Monday, November 07, 2011

Monday's Molecule #148

 
Today, as a special treat, you get to identify three (3) different molecules. Give me the complete, unambiguous, names of these molecules to win a free lunch. Post your answer in the comments. I'll hold off releasing any comments for 24 hours. The first one with the correct answer wins. I will only post correct answers to avoid embarrassment.

There could be two winners. If the first correct answer isn't from an undergraduate student then I'll select a second winner from those undergraduates who post the correct answer. You will need to identify yourself as an undergraduate in order to win. (Put "undergraduate" at the bottom of your comment.) Every undergraduate who posts a correct answer will have their names entered in a Christmas draw. The winner gets a free autographed copy of my book! (One entry per week. If you post a correct answer every week you will have ten chances to win.)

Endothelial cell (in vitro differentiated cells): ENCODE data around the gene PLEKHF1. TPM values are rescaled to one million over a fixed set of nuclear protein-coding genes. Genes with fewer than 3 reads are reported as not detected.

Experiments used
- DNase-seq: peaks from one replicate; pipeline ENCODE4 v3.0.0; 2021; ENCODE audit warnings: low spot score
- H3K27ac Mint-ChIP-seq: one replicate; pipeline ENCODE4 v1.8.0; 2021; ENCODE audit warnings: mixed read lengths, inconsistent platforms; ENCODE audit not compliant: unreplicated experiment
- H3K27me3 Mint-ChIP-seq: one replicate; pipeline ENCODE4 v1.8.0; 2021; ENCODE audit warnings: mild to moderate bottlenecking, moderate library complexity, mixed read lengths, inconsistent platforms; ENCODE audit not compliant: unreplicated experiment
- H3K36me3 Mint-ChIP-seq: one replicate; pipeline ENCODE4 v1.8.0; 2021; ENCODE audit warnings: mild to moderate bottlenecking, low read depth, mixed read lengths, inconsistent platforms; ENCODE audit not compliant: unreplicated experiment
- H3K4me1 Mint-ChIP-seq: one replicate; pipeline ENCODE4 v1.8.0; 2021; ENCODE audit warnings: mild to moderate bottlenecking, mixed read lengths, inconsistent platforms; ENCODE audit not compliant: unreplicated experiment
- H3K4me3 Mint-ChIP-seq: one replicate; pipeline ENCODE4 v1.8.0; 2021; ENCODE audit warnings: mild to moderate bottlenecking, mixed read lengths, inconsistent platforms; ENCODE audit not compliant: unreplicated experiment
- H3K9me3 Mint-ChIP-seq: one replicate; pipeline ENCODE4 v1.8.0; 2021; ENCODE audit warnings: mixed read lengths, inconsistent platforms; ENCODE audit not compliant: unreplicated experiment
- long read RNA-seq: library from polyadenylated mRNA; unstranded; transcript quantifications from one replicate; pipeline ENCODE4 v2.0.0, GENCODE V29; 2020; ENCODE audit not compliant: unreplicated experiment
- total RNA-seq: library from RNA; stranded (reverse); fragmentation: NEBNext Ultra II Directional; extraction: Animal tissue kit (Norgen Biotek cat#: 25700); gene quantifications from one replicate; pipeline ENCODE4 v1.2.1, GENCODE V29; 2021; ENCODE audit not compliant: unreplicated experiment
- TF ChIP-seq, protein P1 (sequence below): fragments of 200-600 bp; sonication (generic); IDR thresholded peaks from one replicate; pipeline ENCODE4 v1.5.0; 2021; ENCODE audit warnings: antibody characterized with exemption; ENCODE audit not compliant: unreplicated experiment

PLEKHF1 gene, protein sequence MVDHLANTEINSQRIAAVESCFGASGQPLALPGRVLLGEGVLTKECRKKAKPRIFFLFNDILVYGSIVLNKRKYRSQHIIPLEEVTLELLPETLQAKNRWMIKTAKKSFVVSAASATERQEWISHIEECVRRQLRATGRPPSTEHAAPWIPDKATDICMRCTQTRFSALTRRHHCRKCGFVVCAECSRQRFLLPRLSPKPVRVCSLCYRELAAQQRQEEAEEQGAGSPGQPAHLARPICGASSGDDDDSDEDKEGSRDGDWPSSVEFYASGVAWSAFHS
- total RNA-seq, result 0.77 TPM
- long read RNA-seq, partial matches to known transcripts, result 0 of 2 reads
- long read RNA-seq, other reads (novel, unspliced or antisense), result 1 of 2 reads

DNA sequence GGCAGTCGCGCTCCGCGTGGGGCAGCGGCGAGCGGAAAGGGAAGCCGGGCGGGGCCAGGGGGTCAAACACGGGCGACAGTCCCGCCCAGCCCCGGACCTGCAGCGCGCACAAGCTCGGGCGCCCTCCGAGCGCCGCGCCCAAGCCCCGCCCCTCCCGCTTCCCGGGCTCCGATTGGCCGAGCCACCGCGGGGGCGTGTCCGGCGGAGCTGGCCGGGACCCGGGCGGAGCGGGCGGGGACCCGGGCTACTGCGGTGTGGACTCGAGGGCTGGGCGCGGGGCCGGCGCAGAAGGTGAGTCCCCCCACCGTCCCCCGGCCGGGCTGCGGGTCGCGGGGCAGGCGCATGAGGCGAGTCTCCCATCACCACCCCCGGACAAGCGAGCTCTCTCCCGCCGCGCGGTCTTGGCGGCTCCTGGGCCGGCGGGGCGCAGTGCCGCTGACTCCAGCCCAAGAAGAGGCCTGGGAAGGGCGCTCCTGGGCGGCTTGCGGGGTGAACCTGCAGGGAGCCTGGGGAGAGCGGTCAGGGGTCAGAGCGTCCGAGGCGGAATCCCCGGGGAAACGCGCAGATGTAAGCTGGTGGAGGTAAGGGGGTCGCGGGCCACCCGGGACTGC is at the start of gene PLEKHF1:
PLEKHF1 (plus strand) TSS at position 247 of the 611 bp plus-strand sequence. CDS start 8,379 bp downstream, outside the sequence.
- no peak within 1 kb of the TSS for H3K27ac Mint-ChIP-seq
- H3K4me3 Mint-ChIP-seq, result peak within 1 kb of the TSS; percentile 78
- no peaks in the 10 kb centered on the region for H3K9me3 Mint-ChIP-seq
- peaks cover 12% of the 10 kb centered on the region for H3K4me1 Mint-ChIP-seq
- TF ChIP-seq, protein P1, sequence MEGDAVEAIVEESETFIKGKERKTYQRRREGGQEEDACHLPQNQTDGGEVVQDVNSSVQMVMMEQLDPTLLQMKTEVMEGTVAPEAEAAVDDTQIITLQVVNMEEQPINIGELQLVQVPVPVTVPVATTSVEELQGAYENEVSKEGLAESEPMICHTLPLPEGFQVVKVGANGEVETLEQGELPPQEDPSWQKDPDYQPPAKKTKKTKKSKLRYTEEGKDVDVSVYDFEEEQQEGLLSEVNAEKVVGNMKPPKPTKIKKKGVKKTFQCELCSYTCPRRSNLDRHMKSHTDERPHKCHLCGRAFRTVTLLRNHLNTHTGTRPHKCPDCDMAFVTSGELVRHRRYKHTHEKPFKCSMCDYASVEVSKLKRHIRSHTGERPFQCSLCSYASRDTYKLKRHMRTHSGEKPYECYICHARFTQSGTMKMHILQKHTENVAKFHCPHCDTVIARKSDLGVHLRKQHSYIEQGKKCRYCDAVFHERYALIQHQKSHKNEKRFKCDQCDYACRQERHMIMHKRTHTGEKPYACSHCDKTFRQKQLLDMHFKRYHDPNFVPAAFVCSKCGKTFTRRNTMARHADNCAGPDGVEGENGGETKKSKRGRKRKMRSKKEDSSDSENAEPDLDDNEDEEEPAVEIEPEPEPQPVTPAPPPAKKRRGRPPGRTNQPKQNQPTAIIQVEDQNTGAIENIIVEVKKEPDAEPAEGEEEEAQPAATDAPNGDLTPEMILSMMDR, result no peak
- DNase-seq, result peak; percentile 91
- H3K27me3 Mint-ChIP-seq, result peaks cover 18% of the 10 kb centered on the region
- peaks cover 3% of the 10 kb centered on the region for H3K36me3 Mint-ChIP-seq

Some past winners are from distant lands so their chances of taking up my offer of a free lunch are slim. (That's why I can afford to do this!)

Name the molecules shown in the figure. Remember that your names have to be unambiguous. The best way to do this is to use the full IUPAC name but usually there are traditional names that will do. In this case there are trivial names for all of the molecules but make sure you have the stereochemistry correct.

New Rule: In order to win you must post your correct name. Anonymous and pseudoanonymous commenters can't win the free lunch.

UPDATE: Oh, oh. There's only one correct answer—congratulations Jason Oakley. I posted another answer that's almost correct (should be L-sorbose). All the rest of you need to review your understanding of Fischer projections. Here's a hint: Name This Molecule #1.

Winners
Nov. 2009: Jason Oakley, Alex Ling
Oct. 17: Bill Chaney, Roger Fan
Oct. 24: DK
Oct. 31: Joseph C. Somody


2 comments :

  1. From left to right, I think it's D-Idose, D-Glucose, and L-Sorbose.

    -Jason Oakley

    ReplyDelete
  2. 1. Idose (D-Idose)
    2. Glucose (D-Glucose)
    3. Sorbose

    Undergraduate (at University of Toronto)

    ReplyDelete